Fluorescent Fish Will Become First Genetically Engineered Pet in U.S.

If genetically engineered food ruffles your feathers, get a load of
this: The nation's first genetically altered pet, a glow-in-the-dark
tropical zebra fish, made its public debut on Friday. Developed by a
Texas company and intended to be sold for about $5 a pop in pet
stores, the patented GloFish owe their red fluorescence to a gene
transferred from a sea anemone. The fish were originally engineered
to detect environmental toxins, but have now been licensed to be sold
as pets. A coalition of enviro groups is arguing that the fish
should be reviewed by federal regulators before being sold because
they could upset the ecological balance of waterways if people dump
out their aquariums. The U.S. Food and Drug Administration is
charged with regulating genetically engineered animals intended for
the food supply, but its role in relation to ornamental fish is
unclear. Meanwhile, researchers are working on other genetically
engineered pets, including an allergen-free cat.

straight to the source: New York Times, Andrew Pollack, 22 Nov 2003
straight to the source: Los Angeles Times, Kenneth R. Weiss, 22 Nov 2003


EPA Won't Restrict Use of Potentially Harmful Weed Killer

Talk about scary stuff: On Oct. 31, as people across the U.S. were
getting ready to don costumes and pass out Halloween candy, the Bush
administration announced that it would not impose new restrictions on
the commonly used herbicide atrazine, which has been associated with
low sperm counts and prostate cancer in men and sex-organ deformities
in frogs. The European Union recently decided to ban atrazine, but
the U.S. EPA said on Friday that it saw no grounds for restricting
the chemical's use. The agency did announce a new plan for testing a
handful of waterways for atrazine, but that testing will be done by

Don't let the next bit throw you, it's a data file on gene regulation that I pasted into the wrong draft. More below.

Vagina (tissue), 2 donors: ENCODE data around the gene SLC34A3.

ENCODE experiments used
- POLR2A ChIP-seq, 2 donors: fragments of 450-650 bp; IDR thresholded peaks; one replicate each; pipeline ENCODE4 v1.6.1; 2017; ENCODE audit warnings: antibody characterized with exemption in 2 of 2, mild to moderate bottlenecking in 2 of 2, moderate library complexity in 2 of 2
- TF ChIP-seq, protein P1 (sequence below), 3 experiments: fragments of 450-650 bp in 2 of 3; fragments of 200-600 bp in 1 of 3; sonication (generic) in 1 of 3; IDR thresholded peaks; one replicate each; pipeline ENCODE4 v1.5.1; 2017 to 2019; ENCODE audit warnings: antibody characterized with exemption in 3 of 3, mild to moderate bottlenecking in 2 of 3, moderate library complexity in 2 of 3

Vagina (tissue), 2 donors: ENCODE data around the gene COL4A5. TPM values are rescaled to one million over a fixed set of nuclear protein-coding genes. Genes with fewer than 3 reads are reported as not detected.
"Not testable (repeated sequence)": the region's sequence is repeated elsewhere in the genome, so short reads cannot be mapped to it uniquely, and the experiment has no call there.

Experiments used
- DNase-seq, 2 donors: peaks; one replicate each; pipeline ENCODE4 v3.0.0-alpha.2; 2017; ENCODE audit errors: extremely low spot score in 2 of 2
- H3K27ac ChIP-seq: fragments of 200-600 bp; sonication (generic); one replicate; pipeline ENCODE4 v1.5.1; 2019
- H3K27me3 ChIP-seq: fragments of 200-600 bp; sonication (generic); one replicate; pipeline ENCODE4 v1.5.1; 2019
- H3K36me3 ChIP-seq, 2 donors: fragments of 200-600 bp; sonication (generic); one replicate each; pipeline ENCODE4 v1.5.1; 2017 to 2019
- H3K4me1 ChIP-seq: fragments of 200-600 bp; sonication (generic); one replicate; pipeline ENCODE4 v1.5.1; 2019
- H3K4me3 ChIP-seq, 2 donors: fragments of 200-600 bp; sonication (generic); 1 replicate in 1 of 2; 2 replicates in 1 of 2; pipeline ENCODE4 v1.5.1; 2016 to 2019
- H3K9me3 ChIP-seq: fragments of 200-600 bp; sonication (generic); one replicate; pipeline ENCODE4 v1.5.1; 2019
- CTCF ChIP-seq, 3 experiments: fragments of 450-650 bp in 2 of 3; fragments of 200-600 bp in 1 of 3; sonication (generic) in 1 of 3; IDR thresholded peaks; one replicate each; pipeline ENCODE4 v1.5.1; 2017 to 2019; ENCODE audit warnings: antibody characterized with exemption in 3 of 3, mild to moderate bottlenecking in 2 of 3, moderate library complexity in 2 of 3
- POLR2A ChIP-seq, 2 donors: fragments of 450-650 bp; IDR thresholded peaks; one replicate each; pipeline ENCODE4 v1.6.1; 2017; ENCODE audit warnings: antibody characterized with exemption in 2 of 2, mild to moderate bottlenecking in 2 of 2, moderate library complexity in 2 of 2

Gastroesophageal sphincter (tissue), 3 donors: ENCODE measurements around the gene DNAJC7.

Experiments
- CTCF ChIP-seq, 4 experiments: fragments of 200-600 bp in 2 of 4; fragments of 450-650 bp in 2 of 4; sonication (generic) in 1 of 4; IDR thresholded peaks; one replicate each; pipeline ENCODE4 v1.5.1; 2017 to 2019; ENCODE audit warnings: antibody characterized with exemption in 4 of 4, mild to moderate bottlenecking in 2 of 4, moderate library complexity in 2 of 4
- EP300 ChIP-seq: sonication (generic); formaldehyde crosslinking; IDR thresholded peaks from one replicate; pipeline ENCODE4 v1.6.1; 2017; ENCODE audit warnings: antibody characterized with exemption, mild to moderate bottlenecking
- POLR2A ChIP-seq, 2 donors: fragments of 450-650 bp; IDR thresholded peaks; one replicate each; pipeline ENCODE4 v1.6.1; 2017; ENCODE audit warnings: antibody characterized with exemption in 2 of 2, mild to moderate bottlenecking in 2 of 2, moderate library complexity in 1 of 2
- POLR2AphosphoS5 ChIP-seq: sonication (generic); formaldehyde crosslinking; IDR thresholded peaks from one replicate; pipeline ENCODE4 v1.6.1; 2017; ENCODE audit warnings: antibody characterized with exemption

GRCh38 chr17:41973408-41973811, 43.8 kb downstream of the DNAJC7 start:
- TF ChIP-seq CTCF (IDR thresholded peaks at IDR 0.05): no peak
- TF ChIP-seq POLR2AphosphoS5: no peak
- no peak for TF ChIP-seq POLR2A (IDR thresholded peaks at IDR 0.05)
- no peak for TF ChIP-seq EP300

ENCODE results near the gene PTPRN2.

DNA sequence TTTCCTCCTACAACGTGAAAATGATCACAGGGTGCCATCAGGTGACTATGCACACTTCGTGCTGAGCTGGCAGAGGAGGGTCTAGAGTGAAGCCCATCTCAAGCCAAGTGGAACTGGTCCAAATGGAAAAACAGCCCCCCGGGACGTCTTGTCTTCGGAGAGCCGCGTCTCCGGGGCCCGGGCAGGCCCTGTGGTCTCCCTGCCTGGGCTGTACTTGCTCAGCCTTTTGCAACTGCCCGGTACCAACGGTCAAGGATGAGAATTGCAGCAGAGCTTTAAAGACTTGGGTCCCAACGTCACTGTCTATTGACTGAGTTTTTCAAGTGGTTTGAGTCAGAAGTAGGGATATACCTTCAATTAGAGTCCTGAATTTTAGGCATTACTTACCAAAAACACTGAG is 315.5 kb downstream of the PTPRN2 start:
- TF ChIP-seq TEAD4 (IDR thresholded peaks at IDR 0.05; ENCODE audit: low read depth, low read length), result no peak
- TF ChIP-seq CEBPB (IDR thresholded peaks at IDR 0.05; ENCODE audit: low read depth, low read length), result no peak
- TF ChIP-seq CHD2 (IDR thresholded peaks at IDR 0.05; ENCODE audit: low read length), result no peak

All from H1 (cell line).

the primary manufacturer of the chemical, Syngenta, a large
agribusiness company. "Instead of requiring a polluter to stop
polluting, EPA is cutting a deal with the corporation to let them off
the hook," said Erik Olson of the Natural Resources Defense Council.

straight to the source: Los Angeles Times, Emily Green, 01 Nov 2003
Bush Administration Plans to Ease Sewage-Treatment Rules

More disease-carrying microbes from doo-doo could contaminate U.S.
waterways, lakes, and coastlines if the Bush administration proceeds
with plans to loosen sewage-treatment requirements. This week, the
U.S. EPA intends to unveil a proposed rule change that would let many
communities skip a sewage-treatment step after storms cause an
increased flow of wastewater; the public will have 60 days to comment
on the proposal. Many local sewage-treatment plants don't have the
capacity to handle storm-water surges and it would cost billions to
make upgrades at these facilities. But the looser rules would lead
to more viruses and parasites in water, says Nancy Stoner of the
Natural Resources Defense Council, a group that's pushing for the
federal government to help communities boost capacity at the nation's
sewage plants.

straight to the source: USA Today, Peter Eisler, 03 Nov 2003